Monday, October 12, 2009

three cups of inspiration

I'm not good at carving out time for reading. I have the time, I simply get distracted or interrupted by other things, and I have not managed to make reading a priority. Thus it took me several months to read, and finally finish the amazing story that is Three Cups of Tea.

It would probably be an overstatement, at least at this point, to say that the book has changed my life, but it is NOT an overstatement to acknowledge that it has changed me. While reading Greg Mortenson's story of building hope, literally, for villages and families in Pakistan (and eventually, Afghanistan), I found myself at the computer using Google Earth to locate the places where schools were built and lives were transformed. I pay closer attention to the news about both countries, and yesterday I even sat through an online video documentary about a girl and her family whose lives were interrupted and altered when the Taliban closed her school. Not long ago the headline for the story wouldn't even have caught my eye. I have come to know and care about these faraway places and the people whose lives are anchored to them. I am learning about the core issues of those countries that mutate into political interests and battles. A desire has formed in me to learn more, to become better informed, and somehow, using whatever gifts I have to offer, to make a difference.

At the end of the book there is a brief section that suggests ways to help bring awareness to the story of Greg Mortenson's mission to bring peace to a brutalized place through education, especially for girls. Spreading the word is one such way, through emails, web sites or blogs. So here I am. If you have not already read Three Cups of Tea I encourage you to do so. It is an easy read, beautifully told, and utterly captivating. If you have read the book I am eager to hear how it affected you, and if it led you to some form of "action."

At the very least I encourage all of us to pray for the people of a harsh and beautiful land, and for those working to end oppression and bring enduring peace to that region.


The Bug said...

I read the book several months ago & I'm sad to say that mostly it has just made me pay a little more attention to that part of the world. I especially noted when someone suggested that President Obama donate the Nobel Peace Prize money to Greg Mortensen - I thought that was a great idea!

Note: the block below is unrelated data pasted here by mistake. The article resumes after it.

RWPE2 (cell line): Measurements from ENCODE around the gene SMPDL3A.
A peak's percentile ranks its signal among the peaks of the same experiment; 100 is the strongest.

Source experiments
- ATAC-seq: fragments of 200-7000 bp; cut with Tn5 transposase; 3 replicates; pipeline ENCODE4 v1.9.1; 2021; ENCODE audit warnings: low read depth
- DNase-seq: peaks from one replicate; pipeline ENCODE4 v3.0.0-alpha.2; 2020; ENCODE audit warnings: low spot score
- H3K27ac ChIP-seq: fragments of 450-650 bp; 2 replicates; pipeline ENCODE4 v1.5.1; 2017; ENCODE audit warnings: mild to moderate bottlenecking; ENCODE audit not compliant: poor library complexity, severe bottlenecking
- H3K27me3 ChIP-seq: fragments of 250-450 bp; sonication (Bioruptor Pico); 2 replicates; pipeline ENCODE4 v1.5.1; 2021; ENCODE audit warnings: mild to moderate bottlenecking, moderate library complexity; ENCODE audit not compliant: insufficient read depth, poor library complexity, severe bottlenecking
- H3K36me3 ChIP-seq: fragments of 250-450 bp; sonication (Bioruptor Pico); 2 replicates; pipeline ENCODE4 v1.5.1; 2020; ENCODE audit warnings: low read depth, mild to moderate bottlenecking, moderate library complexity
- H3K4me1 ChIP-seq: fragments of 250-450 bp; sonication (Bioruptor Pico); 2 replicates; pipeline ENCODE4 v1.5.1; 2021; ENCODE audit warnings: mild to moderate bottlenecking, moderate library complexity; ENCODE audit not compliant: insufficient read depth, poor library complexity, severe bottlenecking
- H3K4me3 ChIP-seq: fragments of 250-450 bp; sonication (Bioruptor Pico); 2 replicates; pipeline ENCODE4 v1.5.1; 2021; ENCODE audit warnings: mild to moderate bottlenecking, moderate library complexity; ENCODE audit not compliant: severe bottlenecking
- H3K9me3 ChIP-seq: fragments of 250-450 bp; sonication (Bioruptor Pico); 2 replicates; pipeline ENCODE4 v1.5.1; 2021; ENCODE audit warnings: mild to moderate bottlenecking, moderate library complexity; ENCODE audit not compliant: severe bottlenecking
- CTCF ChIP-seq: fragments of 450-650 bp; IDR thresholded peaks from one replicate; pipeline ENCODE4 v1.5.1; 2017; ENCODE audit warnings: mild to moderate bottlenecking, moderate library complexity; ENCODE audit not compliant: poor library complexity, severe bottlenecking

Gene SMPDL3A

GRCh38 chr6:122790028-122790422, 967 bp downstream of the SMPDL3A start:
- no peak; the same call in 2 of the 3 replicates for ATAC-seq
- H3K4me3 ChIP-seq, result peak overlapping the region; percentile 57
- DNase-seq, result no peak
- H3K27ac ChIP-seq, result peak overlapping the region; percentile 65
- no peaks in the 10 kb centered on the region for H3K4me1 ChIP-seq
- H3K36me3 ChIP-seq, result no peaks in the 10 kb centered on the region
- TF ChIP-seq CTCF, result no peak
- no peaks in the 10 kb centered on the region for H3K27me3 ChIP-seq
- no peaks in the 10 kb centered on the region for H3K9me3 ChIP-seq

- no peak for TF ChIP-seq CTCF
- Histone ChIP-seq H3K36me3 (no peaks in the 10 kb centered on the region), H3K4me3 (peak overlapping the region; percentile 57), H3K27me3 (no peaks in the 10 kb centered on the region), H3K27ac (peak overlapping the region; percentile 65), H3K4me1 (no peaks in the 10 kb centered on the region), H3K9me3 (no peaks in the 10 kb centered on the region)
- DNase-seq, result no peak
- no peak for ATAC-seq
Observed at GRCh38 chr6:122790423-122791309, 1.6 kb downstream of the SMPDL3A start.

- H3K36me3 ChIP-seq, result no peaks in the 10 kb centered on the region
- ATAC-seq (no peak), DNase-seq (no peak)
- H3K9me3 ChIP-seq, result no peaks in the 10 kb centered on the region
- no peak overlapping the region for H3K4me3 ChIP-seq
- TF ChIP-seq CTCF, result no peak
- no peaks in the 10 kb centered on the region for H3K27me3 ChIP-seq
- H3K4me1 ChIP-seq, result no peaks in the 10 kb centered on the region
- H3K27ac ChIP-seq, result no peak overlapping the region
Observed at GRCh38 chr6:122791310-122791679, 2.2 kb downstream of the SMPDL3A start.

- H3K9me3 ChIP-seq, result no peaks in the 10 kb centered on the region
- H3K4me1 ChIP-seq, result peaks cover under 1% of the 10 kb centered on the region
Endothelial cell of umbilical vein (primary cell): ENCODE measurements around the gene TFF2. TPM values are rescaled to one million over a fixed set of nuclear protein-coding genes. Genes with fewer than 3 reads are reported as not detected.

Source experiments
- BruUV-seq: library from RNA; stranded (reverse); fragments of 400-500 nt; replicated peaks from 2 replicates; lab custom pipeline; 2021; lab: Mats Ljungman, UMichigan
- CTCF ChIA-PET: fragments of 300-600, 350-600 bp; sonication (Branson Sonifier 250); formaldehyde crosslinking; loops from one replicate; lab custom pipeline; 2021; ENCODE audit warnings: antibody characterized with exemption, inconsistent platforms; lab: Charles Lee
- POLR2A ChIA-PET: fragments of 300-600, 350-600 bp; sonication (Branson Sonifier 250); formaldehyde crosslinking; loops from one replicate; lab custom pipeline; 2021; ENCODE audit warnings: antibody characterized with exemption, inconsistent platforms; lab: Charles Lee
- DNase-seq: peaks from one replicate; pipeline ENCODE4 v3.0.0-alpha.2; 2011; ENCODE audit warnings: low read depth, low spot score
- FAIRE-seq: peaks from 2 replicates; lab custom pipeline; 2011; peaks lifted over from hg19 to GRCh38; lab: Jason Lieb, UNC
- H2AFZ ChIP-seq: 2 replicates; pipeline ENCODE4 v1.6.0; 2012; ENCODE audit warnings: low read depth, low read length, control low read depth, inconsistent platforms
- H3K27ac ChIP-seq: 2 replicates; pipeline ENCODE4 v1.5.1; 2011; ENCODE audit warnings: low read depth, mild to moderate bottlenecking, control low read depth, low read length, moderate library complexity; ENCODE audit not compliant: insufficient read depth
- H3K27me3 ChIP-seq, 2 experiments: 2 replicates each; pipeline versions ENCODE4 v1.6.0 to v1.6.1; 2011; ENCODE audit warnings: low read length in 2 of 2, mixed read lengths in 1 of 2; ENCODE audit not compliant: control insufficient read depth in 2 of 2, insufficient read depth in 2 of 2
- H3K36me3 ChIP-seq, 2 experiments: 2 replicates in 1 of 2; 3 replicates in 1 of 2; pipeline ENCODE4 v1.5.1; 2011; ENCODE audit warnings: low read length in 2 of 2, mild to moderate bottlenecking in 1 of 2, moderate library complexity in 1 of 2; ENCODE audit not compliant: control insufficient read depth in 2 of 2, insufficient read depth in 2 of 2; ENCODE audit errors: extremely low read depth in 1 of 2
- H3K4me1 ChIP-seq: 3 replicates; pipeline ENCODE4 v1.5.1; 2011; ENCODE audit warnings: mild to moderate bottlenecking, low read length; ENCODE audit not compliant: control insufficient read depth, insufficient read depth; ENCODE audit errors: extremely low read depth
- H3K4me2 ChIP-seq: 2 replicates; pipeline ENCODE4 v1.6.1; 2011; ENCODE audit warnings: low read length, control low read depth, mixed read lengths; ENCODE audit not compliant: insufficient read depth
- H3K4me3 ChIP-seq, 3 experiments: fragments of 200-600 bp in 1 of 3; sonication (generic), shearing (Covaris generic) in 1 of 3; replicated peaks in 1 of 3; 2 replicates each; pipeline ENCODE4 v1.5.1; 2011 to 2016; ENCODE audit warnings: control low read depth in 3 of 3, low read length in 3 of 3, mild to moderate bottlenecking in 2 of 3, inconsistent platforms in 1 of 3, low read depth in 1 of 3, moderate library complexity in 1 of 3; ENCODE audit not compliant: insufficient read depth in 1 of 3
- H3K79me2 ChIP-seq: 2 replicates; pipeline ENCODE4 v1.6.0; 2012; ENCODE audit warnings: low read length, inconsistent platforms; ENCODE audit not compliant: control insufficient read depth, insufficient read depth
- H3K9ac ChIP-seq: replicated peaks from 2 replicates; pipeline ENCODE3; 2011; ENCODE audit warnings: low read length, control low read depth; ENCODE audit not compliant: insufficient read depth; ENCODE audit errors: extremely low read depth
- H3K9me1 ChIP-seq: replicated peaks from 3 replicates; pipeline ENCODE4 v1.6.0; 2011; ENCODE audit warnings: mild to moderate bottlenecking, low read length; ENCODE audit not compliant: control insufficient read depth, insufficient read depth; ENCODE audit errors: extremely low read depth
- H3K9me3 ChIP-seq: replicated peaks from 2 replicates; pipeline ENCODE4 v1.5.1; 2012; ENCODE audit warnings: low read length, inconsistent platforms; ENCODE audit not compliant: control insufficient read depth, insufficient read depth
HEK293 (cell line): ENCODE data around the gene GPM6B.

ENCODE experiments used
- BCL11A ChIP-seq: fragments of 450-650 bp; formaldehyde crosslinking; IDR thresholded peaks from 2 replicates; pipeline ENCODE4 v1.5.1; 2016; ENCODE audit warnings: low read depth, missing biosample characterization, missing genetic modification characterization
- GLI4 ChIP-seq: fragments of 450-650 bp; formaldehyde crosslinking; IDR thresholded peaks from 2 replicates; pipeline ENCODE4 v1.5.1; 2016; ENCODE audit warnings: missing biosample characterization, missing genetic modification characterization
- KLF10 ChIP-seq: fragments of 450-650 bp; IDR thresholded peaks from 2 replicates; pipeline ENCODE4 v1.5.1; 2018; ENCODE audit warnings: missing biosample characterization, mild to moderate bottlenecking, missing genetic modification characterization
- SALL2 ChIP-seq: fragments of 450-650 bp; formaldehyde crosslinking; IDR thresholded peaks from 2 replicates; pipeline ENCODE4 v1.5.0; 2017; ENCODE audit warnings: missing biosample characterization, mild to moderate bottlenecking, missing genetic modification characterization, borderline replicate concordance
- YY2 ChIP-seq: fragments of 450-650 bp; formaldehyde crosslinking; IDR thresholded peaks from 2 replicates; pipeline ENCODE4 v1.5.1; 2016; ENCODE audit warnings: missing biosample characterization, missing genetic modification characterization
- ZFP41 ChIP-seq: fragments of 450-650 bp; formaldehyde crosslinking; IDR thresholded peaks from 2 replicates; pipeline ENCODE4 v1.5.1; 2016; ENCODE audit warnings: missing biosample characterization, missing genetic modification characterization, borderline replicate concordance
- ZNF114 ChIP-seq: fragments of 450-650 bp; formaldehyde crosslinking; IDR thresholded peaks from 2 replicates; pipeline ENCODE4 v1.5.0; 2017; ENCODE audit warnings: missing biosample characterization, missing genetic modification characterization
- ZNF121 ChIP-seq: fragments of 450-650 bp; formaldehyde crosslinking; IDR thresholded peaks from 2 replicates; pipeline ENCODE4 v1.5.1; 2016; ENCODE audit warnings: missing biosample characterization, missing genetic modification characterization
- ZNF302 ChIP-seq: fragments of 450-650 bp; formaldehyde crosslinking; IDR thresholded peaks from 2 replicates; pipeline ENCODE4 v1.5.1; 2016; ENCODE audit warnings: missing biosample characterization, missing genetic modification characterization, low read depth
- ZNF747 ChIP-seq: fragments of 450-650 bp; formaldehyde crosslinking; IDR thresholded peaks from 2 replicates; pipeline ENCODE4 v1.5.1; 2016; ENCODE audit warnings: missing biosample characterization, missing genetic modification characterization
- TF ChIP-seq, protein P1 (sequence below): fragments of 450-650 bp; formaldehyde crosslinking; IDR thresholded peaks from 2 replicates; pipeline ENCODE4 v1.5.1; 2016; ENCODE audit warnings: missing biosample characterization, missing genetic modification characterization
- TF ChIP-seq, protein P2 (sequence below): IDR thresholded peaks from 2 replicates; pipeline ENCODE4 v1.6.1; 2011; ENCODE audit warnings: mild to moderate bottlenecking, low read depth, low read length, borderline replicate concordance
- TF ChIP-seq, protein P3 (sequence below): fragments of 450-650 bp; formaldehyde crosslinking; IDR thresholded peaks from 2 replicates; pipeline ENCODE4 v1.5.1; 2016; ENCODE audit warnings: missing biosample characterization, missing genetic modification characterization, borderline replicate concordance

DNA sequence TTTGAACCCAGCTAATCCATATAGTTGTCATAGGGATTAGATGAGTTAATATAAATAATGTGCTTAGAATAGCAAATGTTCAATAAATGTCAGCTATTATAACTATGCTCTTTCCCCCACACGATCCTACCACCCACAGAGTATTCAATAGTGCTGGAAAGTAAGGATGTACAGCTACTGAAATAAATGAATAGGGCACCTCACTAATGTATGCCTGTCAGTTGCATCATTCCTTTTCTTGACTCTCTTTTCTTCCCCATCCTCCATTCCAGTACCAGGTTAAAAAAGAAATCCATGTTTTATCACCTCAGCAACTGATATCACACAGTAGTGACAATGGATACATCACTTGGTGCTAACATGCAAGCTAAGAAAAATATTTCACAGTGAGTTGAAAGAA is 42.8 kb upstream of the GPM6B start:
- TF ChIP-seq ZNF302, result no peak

While reading the book I kept waiting for the other shoe to drop - surely Greg couldn't be the real deal. But he is - with some flaws, yes, but his heart really is with these children.

angela said...

I absolutely loved the book too. It really gave a better picture of the area than any piece on the news.

And I'm sure the guy is classy enough not to begrudge the President his Nobel Peace Prize. After all, he's not about money and politics unless it is to help people. Me, I'm sorry he didn't win it. It takes a long time to start schools in another culture when everyone else is either bombing or killing them.

Jayne said...

I saw him interviewed once on the news, with a profile of his book, and mentally put it on my list of things to read, but have not gotten there yet. It's so hard to change centuries old culture, and patriarchal societies especially, like things just the way they have been for those long centuries. No threat from women to challenge men for authority. It's an uphill battle for sure. I salute Greg for his passion in changing the belief system.

Janet M said...

The book sounds really good, our gdd just spent 6 mos in Sir lanka writting about the problems with women there I'm sure it's one I should pick up for her if she hasn't read it already.

Jules said...

We read this book in Book Club and everyone loved it. Did you get my email...shirts are in the mail!

Jan said...

I haven't read this book yet, but know I should. My two daughters have already read it, as well as numerous friends. Thanks for another nudge.

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